Advanced philosophy of physics is an option.
Final University examinations, Part C:
- A-levels: A*AA – this should either be A*A in Physics and Mathematics (with the A* in either Physics or Mathematics) plus any other A, or A* in Further Mathematics with AA in Mathematics and Physics
- Advanced Highers: AA/AAB
- IB: 39 (including core points) with 766 at HL (the 7 should be in either Physics or Mathematics)
- Or any other equivalent (see details of international qualifications)
Candidates are expected to have Physics and Mathematics to A-level, Advanced Higher, or Higher Level in the IB or another equivalent. The inclusion of a Maths Mechanics module would also be highly recommended. Further Mathematics and an arts subject can be helpful to candidates in completing this course, although they are not required for admission.
All candidates must also take the Physics Aptitude Test as as part of their application. Please see how to apply for further details.
All candidates must follow the application procedure as shown in how to apply. The information below gives specific details for students applying for this course.
If your application for Physics and Philosophy is unsuccessful you will be considered for Physics. If you do not want to considered for Physics please make this clear at interview.
You do not need to submit any written work when you apply for this course.
All candidates must take the Physics Aptitude Test (PAT), normally at their own school or college, on 5 November 2014. Separate registration for this test is required and the final deadline for entries is 15 October 2014. It is the responsibility of the candidate to ensure that they are registered for this test. See www.patoxford.org.uk for further details.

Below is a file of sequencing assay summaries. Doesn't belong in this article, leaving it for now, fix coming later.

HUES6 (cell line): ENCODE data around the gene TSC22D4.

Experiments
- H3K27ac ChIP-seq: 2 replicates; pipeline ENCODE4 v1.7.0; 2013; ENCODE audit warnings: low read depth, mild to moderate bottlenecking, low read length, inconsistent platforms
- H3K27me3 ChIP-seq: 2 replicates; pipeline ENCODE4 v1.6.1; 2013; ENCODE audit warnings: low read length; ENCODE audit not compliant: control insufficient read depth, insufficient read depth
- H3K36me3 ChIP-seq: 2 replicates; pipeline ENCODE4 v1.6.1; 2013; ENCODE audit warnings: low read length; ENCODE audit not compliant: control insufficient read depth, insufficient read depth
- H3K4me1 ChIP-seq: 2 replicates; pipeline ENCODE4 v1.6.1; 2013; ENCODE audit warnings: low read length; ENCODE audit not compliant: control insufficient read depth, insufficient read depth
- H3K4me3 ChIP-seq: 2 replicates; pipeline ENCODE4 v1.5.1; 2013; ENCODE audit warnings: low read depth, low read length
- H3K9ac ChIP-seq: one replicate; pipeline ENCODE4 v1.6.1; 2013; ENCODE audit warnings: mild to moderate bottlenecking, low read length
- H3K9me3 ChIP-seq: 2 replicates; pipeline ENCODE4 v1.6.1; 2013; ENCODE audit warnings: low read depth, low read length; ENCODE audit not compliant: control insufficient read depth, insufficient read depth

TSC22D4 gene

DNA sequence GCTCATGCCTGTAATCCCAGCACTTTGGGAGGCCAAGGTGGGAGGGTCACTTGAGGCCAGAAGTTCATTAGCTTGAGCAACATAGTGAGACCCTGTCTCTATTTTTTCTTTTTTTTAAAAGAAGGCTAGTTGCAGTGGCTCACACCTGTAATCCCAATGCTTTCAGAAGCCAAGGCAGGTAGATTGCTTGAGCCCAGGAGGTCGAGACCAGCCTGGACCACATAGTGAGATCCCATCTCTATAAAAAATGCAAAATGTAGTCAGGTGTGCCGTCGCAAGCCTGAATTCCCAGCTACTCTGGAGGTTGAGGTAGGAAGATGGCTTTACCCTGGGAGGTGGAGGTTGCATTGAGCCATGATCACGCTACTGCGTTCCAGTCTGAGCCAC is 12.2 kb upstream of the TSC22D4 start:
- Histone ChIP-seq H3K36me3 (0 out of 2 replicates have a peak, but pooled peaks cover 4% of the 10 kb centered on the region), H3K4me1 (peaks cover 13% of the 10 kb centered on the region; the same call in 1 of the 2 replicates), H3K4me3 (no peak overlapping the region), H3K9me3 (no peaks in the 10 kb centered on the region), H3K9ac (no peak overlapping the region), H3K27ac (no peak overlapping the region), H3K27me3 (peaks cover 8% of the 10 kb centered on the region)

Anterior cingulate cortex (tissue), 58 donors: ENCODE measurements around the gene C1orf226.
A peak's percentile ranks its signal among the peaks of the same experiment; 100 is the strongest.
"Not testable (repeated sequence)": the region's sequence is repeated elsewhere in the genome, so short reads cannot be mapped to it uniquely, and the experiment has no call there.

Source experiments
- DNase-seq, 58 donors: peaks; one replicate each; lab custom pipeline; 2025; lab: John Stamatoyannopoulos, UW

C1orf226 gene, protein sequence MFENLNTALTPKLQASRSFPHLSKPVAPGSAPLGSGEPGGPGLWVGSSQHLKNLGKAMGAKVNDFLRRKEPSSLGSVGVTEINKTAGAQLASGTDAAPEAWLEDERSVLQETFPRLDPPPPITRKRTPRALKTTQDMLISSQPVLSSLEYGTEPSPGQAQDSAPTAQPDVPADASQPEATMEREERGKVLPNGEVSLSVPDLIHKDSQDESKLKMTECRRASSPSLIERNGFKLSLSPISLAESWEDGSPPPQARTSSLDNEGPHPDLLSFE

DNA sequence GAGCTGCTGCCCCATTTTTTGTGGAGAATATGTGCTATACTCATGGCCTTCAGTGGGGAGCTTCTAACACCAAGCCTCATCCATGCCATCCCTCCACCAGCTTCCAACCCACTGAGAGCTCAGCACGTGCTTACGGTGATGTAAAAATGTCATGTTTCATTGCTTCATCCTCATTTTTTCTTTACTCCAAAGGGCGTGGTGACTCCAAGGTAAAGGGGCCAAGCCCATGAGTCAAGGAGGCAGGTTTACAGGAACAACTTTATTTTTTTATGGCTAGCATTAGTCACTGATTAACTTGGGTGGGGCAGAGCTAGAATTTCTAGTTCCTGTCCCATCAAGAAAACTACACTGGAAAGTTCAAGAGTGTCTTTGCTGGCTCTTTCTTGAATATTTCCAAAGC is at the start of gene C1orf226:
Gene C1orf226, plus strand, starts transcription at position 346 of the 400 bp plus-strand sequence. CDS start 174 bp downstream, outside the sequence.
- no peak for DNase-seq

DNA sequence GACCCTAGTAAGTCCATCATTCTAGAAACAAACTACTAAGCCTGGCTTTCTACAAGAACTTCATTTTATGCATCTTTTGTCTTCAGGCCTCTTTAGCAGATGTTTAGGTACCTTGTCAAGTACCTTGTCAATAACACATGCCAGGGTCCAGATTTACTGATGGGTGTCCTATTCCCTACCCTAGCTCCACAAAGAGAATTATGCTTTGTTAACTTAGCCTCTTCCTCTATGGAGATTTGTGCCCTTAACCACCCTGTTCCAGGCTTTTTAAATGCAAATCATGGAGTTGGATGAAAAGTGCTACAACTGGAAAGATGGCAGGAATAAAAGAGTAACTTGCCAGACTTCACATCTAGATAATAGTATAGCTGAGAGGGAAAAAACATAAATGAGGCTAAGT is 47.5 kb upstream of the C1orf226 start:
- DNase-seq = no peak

What are tutors looking for ?
Philosophy is not usually taught in British schools, but anyone who has an interest in general questions about the nature of science, mathematics, mind, knowledge, or truth has an interest in philosophy. No more than that is needed – you are not disadvantaged if you have not studied philosophy before. During the interview, Philosophy tutors will be looking for a critical and analytical approach to abstract questions and an ability to defend a point of view by reasoned argument.
The Physics tutors will ask you the same style of questions about mathematics and physics as they ask Physics applicants, to determine your mathematical and problem-solving ability and potential for further study (see Physics for further information).
There are many introductions to philosophy: Myles Burnyeat and Ted Honderich’s ‘Philosophy’ as it is a very useful collection. Martin Hollis ‘An Invitation to Philosophy’ and Simon Blackburn’s ‘Think’ are also recommended but feel free to pick up any introductory or beginners’ text.
Please see the entry for Physics for further suggestions.
James, 1st year
'Philosophy has an effect on how you view physics; how we look at where the theories came from. For example, if we're asking, ‘does time exist?,' as a physicist you have some idea of what time is, and it brings a different attitude to the whole question.'
The Key Information Sets provide a lot of numbers about the Oxford experience – but there is so much about what you get here that numbers can’t convey. It’s not just the quantity of the Oxford education that you need to consider, there is also the quality – let us tell you more.
Oxford’s tutorial system